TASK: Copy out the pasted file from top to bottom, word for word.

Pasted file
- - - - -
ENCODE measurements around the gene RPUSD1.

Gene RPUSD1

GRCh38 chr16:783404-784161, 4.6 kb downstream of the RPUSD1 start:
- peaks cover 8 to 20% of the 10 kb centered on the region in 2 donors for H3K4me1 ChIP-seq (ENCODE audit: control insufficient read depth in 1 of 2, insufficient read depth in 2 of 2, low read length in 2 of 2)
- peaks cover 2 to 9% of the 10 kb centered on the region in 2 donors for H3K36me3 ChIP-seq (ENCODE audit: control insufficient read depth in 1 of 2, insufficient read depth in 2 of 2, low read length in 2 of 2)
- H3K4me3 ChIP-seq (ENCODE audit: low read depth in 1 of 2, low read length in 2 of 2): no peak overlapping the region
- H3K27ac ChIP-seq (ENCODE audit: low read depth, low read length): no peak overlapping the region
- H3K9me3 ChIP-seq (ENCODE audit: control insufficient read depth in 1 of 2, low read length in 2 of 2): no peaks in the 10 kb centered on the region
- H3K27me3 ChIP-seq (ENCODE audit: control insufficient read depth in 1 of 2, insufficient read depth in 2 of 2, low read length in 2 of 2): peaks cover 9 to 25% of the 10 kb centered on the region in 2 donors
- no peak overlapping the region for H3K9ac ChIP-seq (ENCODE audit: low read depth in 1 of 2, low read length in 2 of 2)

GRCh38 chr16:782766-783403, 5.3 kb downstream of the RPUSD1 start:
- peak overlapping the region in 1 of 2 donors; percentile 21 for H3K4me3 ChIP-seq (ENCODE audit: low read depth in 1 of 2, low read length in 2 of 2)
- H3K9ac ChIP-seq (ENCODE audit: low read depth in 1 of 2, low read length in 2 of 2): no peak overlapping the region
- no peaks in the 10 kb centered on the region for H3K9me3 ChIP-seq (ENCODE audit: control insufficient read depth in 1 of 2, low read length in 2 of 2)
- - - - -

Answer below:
ENCODE measurements around the gene RPUSD1.

Gene RPUSD1

GRCh38 chr16:783404-784161, 4.6 kb downstream of the RPUSD1 start:
- peaks cover 8 to 20% of the 10 kb centered on the region in 2 donors for H3K4me1 ChIP-seq (ENCODE audit: control insufficient read depth in 1 of 2, insufficient read depth in 2 of 2, low read length in 2 of 2)
- peaks cover 2 to 9% of the 10 kb centered on the region in 2 donors for H3K36me3 ChIP-seq (ENCODE audit: control insufficient read depth in 1 of 2, insufficient read depth in 2 of 2, low read length in 2 of 2)
- H3K4me3 ChIP-seq (ENCODE audit: low read depth in 1 of 2, low read length in 2 of 2): no peak overlapping the region
- H3K27ac ChIP-seq (ENCODE audit: low read depth, low read length): no peak overlapping the region
- H3K9me3 ChIP-seq (ENCODE audit: control insufficient read depth in 1 of 2, low read length in 2 of 2): no peaks in the 10 kb centered on the region
- H3K27me3 ChIP-seq (ENCODE audit: control insufficient read depth in 1 of 2, insufficient read depth in 2 of 2, low read length in 2 of 2): peaks cover 9 to 25% of the 10 kb centered on the region in 2 donors
- no peak overlapping the region for H3K9ac ChIP-seq (ENCODE audit: low read depth in 1 of 2, low read length in 2 of 2)

GRCh38 chr16:782766-783403, 5.3 kb downstream of the RPUSD1 start:
- peak overlapping the region in 1 of 2 donors; percentile 21 for H3K4me3 ChIP-seq (ENCODE audit: low read depth in 1 of 2, low read length in 2 of 2)
- H3K9ac ChIP-seq (ENCODE audit: low read depth in 1 of 2, low read length in 2 of 2): no peak overlapping the region
- no peaks in the 10 kb centered on the region for H3K9me3 ChIP-seq (ENCODE audit: control insufficient read depth in 1 of 2, low read length in 2 of 2)